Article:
Frequently Asked Questions

Crucifixion

A form of execution where the victim is tied or nailed to a post or a crossbeam and left to die. Romans practiced this form of execution and most scholars agree that Jesus was killed in this manner. 

Cult of Emperor

Also known as the Imperial Cult, it is the worship of Emperors and their families as divine began with the death of Julius Caesar in 44 BCE when the Roman state declared him to be “divus” or divine. In some parts of the Empire it was acceptable to worship a living Emperor, but in Rome itself it was not. Cult worship helped to unify the vast empire.

Cyril

Served as the Patriarch of Alexandra from 412-444 and was well known for his rivalry with Nestorius. Cyril joined in accusations against Nestorius (who asserted that Jesus had two loosely defined natures: human and divine) and defended the orthodox position (that Jesus was fully divine and fully human in one united whole). 

Read more about Cyril

Darwinism

A theory of biological evolution through natural selection developed by Charles Darwin (1809-1882) and others.

Declaration of the Rights of Man and the Citizen

Declaration of the Rights of Man and the Citizen (Déclaration des droits de l'homme et du citoyen, adopted August 26, 1789) is an expression of universal human rights—those rights that are true at all times and in all places—that served as one of the foundational documents of the French Revolution. It lists seventeen points including those expressing equality between all men, equality of rights, the relationship of political identity to the state and the source of state power being located in the collective, the preservation of rights such as liberty and property,...

Read more about Declaration of the Rights of Man and the Citizen

Destruction of the Second Temple in 70 CE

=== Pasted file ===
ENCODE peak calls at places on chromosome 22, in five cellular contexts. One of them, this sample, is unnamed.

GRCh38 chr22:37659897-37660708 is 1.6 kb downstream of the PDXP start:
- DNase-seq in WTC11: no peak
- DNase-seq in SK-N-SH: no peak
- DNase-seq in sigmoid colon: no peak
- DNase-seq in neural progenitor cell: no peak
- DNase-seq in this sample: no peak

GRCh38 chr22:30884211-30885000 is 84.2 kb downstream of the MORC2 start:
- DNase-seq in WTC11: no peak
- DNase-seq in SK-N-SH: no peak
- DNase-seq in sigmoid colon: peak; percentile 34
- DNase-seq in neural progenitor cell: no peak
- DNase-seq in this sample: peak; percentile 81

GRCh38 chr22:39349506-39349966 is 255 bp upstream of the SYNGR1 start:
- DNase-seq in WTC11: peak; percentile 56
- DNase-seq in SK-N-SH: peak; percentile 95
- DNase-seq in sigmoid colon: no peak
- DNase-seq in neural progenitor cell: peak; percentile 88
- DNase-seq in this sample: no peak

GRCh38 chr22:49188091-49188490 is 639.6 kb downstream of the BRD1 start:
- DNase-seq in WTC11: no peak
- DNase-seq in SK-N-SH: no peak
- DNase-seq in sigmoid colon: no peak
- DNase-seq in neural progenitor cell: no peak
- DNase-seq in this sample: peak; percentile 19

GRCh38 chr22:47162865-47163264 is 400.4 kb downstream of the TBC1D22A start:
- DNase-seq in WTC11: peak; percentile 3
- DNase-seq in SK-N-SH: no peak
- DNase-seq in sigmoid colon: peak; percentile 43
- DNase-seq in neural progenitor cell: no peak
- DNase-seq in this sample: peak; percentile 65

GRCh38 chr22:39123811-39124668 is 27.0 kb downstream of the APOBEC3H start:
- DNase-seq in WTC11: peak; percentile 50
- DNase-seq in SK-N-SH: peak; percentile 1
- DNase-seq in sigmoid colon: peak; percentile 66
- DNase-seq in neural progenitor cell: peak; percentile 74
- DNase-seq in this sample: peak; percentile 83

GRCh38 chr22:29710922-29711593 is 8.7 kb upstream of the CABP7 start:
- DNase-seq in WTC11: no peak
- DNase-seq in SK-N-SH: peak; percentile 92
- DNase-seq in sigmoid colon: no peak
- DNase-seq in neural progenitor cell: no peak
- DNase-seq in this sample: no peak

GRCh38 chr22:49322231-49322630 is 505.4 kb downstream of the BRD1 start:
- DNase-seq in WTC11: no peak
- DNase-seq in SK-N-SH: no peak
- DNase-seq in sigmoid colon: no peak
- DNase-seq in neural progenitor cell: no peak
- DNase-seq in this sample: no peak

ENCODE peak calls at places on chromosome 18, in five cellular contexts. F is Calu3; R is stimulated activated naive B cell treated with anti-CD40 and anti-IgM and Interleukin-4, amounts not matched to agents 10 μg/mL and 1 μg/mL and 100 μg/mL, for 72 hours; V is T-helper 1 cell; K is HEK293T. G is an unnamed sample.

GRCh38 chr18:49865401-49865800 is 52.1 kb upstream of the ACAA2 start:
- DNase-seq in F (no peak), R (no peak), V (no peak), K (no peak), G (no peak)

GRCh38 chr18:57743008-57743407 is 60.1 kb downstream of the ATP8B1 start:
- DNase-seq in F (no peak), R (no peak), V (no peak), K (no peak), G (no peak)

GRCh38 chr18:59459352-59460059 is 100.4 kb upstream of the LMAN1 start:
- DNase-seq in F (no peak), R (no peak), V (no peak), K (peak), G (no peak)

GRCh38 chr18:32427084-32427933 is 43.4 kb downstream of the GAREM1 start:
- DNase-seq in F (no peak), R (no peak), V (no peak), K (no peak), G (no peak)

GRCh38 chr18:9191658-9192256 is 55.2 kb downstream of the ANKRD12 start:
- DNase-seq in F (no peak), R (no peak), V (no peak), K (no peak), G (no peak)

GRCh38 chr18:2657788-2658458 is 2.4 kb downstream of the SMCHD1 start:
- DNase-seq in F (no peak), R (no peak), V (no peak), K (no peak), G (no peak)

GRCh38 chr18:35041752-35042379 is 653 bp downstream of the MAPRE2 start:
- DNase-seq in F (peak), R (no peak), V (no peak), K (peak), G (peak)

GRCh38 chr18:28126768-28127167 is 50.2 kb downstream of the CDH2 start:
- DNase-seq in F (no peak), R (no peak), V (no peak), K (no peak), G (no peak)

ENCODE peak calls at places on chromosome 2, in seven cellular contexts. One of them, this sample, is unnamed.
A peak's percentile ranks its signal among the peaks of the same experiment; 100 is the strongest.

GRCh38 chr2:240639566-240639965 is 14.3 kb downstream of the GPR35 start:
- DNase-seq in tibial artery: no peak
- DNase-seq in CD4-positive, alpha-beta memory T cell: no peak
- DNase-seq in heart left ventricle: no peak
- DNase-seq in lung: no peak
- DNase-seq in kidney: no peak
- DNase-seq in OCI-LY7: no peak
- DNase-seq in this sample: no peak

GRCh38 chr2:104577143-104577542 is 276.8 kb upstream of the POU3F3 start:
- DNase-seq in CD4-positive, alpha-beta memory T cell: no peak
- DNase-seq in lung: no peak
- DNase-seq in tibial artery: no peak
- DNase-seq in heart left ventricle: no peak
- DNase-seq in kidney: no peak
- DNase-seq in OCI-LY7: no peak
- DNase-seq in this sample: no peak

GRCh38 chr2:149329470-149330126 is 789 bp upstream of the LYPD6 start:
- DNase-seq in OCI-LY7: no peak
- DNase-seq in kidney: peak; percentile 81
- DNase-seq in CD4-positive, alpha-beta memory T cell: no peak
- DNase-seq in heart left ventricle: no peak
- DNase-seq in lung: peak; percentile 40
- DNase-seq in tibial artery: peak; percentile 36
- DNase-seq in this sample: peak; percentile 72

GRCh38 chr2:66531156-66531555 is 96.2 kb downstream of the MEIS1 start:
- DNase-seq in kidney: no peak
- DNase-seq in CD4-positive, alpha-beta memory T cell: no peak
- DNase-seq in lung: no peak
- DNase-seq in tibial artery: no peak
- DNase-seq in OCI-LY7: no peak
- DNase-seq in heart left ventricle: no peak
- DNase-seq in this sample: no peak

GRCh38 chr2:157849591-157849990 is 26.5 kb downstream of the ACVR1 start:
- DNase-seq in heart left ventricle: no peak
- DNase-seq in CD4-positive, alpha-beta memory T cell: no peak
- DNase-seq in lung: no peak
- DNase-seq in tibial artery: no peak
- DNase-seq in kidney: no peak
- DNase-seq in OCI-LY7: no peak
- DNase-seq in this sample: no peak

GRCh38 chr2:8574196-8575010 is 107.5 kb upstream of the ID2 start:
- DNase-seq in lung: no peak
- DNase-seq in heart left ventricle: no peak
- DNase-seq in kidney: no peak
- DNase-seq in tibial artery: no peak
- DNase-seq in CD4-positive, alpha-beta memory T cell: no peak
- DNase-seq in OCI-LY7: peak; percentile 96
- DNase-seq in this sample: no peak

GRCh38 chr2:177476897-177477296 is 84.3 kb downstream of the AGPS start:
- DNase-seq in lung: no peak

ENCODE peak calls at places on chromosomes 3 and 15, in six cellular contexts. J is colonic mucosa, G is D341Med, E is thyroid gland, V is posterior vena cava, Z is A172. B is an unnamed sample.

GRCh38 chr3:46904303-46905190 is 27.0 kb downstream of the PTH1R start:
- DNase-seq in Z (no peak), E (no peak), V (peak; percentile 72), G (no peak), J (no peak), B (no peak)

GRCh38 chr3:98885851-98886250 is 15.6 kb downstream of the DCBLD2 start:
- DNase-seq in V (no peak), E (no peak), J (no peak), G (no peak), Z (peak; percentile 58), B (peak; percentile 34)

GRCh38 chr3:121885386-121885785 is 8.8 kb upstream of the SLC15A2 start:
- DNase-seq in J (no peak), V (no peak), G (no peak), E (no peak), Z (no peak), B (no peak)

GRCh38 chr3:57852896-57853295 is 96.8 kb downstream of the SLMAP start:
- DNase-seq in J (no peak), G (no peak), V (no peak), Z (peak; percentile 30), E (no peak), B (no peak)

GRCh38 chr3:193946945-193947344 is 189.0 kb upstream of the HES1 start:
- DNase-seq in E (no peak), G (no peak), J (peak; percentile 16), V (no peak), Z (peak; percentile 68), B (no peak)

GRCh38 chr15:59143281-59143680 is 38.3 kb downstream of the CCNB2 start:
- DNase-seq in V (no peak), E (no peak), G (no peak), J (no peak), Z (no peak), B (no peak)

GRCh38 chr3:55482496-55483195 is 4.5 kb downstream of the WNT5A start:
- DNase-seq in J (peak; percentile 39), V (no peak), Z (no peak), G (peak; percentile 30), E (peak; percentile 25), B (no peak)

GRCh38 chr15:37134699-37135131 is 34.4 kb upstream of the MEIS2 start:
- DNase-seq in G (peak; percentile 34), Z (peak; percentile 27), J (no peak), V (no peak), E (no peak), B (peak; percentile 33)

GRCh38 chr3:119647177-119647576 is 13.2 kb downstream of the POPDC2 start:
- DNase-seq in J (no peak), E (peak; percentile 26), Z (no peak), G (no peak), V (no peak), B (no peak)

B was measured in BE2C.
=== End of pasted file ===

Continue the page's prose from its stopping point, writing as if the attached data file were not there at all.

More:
After the destruction of the First Temple in Jerusalem by the Babylonians in 586 BCE, the Jews of the Kingdom of Judea went into exile. In 538 BCE during the reign of Cyrus the Great, the Jews returned to Jerusalem and were able to build the Second Temple on the site of the original one that had been destroyed. Secular accounts place the completion of the Second Temple in approximately 516 BCE but some Jewish sources date the completion much later in 350 BCE. Herod the Great rebuilt the Temple in 20-18 BCE. The Jews led a revolt and occupied Jerusalem in 66 CE initiating the first Roman-...

Read more about Destruction of the Second Temple in 70 CE

Dhimmi

A dhimmi refers to a non-Muslim subject of the Ottoman Empire. Derived from Islamic legal conceptions of membership to society, non-Muslims ‘dhimmis’ were afforded protection by the state and did not serve in the military, in return for specific taxes. The dhimmi status was legally abolished in 1839 with the Hatt-ı Şerif of Gülhane and was formalized with the 1869 Ottoman Law of Nationality as part of wider Tanzimat Reforms. Regardless of these official changes, in...

Read more about Dhimmi

Disciple

A follower of a teacher or a mentor. In Christian writings there are some disciples who are specifically named as close followers of Jesus but the term is more inclusive than those explicit references. For example, scholars of early Christianity believe that a number of women (who are not named) were among the earliest disciples of Jesus. (See especially writings by Elisabeth Schüssler-Fiorenza.)

Druze in Syria

The Druze are an ethnoreligious group concentrated in Syria, Lebanon, and Israel with around one million adherents worldwide. The Druze follow a millenarian offshoot of Isma’ili Shi'ism. Followers emphasize Abrahamic monotheism but consider the religion as separate from Islam.

The Druze are named for Muhammad al-Darazi, an Isma’ili missionary from Persia who lived in Fatimid Cairo, and was propagated by Hamza ibn Ali. The Druze believe in the imamate of al-Hakim ibn Amr Allah (d. 1021), the sixth caliph of Egypt's Isma’ili Fatimid Dynasty. Though the Fatimids (909-1171)...

Read more about Druze in Syria

Eastern Catholicism in Syria

There are six Christian Eastern Catholic churches in Syria, in order of size: Melkite (Greek Catholic), Armenian, Syrian, Maronite, Latin and Chaldean. The Syrian Uniate and Roman Catholic Churches were favored by the French, themselves Catholic.

Demographically, Syrian Catholics were concentrated in areas where the French were also located, facilitating regular communication between the two...

Read more about Eastern Catholicism in Syria

Pages